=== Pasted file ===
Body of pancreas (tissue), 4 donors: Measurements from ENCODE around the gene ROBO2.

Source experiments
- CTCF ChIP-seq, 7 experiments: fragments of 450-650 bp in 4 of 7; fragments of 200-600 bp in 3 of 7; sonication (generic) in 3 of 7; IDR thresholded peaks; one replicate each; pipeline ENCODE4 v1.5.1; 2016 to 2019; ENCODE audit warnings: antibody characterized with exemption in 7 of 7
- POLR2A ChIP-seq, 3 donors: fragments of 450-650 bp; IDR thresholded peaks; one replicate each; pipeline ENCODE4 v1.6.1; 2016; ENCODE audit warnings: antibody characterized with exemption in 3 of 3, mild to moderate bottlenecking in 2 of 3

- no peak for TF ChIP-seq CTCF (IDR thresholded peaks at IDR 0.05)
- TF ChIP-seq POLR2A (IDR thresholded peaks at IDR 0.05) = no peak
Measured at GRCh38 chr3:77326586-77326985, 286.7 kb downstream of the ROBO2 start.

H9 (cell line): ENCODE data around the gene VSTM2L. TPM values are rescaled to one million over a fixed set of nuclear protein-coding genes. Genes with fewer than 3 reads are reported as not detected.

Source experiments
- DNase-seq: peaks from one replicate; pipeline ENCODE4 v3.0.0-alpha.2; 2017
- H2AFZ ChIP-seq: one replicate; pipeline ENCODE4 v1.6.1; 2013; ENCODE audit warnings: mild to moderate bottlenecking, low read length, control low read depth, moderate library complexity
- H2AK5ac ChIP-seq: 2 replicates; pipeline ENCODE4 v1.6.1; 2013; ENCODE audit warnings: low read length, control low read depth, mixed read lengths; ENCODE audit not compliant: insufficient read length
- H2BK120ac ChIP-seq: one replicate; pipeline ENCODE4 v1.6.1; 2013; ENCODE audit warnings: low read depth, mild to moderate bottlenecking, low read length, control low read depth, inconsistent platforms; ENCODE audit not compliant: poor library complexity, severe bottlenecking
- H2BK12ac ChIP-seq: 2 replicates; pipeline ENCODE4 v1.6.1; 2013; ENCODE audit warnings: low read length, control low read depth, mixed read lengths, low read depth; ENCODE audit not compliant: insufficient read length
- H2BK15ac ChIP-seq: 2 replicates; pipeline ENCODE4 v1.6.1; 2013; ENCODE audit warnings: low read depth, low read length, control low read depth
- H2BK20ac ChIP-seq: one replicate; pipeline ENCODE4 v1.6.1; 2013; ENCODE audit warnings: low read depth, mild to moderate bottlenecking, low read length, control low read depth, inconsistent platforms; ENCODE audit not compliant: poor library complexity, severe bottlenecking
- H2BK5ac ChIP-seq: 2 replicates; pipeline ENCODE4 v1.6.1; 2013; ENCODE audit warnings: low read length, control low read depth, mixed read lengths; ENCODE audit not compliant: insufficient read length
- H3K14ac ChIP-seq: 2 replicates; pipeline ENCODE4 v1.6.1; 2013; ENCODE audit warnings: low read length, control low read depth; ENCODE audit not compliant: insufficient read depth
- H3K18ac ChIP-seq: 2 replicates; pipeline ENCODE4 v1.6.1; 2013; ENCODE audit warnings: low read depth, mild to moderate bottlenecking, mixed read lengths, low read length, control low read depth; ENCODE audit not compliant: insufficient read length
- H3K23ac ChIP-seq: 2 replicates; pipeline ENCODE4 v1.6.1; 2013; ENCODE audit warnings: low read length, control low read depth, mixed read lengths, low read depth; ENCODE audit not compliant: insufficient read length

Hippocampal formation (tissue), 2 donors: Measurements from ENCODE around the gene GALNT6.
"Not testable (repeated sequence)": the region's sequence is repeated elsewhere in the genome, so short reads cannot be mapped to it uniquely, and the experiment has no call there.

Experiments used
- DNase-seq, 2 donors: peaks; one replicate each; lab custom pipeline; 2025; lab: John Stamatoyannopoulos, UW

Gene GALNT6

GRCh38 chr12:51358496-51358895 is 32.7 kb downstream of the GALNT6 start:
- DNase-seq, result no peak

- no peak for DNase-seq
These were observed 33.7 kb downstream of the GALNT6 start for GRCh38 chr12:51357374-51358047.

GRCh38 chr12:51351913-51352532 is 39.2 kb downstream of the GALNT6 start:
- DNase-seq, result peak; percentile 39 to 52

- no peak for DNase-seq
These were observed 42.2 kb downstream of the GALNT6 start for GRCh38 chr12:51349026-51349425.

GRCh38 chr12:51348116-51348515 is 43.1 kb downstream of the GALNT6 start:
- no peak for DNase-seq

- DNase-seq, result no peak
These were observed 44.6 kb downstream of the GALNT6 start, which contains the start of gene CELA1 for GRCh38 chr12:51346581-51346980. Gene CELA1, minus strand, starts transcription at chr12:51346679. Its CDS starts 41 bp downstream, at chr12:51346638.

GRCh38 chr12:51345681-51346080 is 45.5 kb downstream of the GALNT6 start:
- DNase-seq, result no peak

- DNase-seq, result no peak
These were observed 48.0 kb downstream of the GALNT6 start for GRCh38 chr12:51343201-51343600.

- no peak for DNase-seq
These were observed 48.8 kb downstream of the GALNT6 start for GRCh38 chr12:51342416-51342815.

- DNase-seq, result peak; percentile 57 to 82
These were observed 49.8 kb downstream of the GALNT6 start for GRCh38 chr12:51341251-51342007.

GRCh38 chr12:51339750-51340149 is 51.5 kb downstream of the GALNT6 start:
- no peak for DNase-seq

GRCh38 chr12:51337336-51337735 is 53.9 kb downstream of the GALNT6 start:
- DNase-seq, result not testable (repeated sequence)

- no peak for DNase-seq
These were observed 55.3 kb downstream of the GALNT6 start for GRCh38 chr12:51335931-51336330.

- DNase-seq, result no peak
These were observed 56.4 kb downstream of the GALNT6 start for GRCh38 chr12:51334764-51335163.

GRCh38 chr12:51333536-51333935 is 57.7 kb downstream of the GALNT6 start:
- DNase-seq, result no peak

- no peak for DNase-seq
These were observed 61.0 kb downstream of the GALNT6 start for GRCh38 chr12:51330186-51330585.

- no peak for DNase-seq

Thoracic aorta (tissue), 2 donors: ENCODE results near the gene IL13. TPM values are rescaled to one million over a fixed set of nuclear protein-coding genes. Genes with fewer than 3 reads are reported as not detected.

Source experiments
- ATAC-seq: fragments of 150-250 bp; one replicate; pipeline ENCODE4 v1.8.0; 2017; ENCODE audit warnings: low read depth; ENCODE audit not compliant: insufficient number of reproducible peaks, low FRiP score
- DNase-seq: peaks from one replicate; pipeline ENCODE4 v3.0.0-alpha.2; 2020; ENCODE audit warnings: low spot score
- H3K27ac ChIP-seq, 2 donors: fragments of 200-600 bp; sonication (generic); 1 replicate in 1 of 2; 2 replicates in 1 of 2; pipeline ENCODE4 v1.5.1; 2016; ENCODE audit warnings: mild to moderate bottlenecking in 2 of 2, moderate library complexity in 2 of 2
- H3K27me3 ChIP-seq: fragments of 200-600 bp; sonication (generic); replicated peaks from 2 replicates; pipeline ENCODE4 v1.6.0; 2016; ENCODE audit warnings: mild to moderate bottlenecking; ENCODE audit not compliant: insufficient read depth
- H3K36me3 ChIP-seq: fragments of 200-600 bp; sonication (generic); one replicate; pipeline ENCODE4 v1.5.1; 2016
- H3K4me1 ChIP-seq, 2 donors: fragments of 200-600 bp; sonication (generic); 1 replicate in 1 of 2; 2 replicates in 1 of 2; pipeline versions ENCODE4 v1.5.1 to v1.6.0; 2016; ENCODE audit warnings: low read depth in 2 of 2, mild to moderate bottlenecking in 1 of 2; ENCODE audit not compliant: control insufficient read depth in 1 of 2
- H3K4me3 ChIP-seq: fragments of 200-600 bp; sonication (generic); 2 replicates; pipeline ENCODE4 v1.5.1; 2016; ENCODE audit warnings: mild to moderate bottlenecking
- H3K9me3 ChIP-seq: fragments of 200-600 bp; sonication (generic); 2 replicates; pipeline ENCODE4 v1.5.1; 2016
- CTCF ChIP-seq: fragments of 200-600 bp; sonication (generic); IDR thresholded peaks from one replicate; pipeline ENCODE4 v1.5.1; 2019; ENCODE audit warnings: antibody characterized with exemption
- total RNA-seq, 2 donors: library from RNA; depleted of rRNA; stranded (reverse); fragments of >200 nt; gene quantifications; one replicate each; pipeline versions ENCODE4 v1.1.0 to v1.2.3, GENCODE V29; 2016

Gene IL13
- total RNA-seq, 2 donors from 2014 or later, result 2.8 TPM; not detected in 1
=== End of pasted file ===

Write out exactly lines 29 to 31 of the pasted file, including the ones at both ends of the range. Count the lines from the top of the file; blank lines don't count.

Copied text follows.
These were observed 33.7 kb downstream of the GALNT6 start for GRCh38 chr12:51357374-51358047.

GRCh38 chr12:51351913-51352532 is 39.2 kb downstream of the GALNT6 start:
- DNase-seq, result peak; percentile 39 to 52